Pregnancy and Postpartum

Like almost everything else in your life, your body and mind will face significant changes in the weeks and months before and after your baby's birth. While many women experience some mild mood changes during or after the birth of a child, 15 to 20% of women experience more significant symptoms of depression or anxiety. Symptoms, which may include feelings of sadness, hopelessness, or anger, trouble eating or sleeping, difficulty bonding with your baby, panic, upsetting thoughts, or a fear you may hurt yourself or your baby, can appear any time during pregnancy and during the first 12 months after childbirth. If you are experiencing any of these symptoms, or even just a general sense of being “out of control” or “going crazy”, a qualified mental health professional can help. Reach out to one of TherapyDen’s pregnancy and postpartum specialists today.

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Becoming a mother might be one of the most hardest but transformative experiences of our lives. Nothing can really prepare you for all the changes that you experience, the challenges that arise but the immense love you have for your child. There are moments of pure joy, but also ones that test every part of your being. There are moments of, I can’t do this anymore. Am I the only feeling this? Why don’t I feel the same anymore. Know, Mama, you are not alone.

— April Brown, Licensed Marriage & Family Therapist in Miami, FL

I have specialized training In Perinatal Mood Disorders through Postpartum Support International.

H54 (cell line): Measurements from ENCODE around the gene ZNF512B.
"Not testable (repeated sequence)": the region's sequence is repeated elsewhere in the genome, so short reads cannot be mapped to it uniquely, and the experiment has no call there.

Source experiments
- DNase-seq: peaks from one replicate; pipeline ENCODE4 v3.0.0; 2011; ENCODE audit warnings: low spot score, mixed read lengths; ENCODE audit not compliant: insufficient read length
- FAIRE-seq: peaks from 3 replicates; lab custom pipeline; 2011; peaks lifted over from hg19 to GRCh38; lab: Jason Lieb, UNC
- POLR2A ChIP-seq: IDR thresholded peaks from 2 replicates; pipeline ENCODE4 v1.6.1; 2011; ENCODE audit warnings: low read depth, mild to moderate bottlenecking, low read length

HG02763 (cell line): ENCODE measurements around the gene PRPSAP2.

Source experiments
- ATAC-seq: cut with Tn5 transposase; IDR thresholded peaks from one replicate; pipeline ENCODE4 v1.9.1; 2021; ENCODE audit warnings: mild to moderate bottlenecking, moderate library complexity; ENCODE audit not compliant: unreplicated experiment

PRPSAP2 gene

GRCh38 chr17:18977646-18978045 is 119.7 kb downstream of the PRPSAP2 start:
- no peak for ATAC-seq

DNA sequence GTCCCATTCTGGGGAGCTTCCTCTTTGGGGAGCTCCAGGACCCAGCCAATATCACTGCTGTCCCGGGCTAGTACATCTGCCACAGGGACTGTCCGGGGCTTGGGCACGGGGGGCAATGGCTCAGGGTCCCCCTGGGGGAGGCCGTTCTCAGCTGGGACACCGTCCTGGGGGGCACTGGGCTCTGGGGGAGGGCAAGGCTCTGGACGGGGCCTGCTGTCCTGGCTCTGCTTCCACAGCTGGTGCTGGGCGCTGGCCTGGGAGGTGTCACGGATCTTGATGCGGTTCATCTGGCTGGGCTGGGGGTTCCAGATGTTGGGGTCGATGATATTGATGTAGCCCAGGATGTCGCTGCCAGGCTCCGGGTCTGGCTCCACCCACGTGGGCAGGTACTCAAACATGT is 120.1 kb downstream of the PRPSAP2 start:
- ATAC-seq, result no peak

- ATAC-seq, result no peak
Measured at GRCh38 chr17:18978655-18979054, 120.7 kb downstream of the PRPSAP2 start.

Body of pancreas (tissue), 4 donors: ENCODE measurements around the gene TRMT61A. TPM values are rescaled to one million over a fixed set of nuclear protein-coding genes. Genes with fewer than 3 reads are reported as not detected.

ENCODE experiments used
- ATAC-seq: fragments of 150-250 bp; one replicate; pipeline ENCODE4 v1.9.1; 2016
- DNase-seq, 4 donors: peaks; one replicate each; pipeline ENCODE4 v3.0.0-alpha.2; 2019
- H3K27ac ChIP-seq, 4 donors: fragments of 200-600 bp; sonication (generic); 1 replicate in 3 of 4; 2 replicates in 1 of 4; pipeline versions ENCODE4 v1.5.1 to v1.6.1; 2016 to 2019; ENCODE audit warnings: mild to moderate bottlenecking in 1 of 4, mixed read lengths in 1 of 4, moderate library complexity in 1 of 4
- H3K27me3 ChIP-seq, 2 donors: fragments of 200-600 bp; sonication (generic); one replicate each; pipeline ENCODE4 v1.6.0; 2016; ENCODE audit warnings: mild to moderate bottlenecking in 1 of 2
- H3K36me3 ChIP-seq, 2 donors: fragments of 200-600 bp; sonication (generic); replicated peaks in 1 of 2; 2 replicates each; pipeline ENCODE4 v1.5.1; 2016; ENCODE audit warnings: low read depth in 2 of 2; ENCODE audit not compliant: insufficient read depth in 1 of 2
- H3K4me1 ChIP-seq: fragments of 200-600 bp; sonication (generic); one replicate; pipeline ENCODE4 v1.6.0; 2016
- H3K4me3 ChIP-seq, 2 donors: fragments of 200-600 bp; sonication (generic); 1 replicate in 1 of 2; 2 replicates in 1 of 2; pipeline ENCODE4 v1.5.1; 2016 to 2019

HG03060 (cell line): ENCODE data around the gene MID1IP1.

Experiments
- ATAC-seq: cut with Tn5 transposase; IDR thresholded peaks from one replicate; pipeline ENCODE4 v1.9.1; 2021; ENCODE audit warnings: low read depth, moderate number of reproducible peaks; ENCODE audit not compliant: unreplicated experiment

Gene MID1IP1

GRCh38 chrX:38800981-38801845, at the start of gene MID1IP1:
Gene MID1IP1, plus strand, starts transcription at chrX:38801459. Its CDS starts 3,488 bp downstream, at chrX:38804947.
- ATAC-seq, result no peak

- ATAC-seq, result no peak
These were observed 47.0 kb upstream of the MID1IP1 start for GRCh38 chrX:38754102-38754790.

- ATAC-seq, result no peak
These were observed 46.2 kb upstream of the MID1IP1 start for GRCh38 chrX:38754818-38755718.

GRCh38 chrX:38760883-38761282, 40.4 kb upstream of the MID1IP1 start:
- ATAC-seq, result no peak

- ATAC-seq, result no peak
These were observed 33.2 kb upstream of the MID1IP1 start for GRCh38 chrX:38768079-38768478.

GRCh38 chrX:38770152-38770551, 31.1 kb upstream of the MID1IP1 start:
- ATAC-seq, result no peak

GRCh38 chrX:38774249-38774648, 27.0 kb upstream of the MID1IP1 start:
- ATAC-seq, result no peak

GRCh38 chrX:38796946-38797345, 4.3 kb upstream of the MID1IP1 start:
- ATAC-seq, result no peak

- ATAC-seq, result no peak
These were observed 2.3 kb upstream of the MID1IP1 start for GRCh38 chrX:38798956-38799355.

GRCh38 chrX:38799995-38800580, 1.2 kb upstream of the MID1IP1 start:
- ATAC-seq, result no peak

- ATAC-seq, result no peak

— Tameka Whittlesey, Licensed Clinical Social Worker in Charlotte, NC

Is a child coming into your life? Processing birth trauma/fears can help with postpartum and parenting experiences. New baby causing stress in your relationship? The conscious or unconscious roles we are taking on, our expectations, and disappointments can pile onto missed sleep and changing hormones to deliver a wallop! It may seem hard to find the time for self-care, but online therapy is a place where I can meet you where you are. (Individuals or couples).

— Gillian Gillette, Associate Marriage & Family Therapist in Alameda, CA

I have advanced training in perinatal mood disorders, anxiety, and loss. I am on track to receive my Perinatal Mental Health Certificate.

— Sarah Lauterbach, Licensed Marriage & Family Therapist in Carmel by the Sea, CA

I have several certifications and trainings in perinatal and postpartum mood issues, including the certificate training from Postpartum Support International. I have also trained with Karen Kleiman of the Postpartum Stress Center. My practice is also closely connected to Boston OBGYN, a leading group of physicians for women affiliated with Beth Israel Deaconess Hospital in Boston.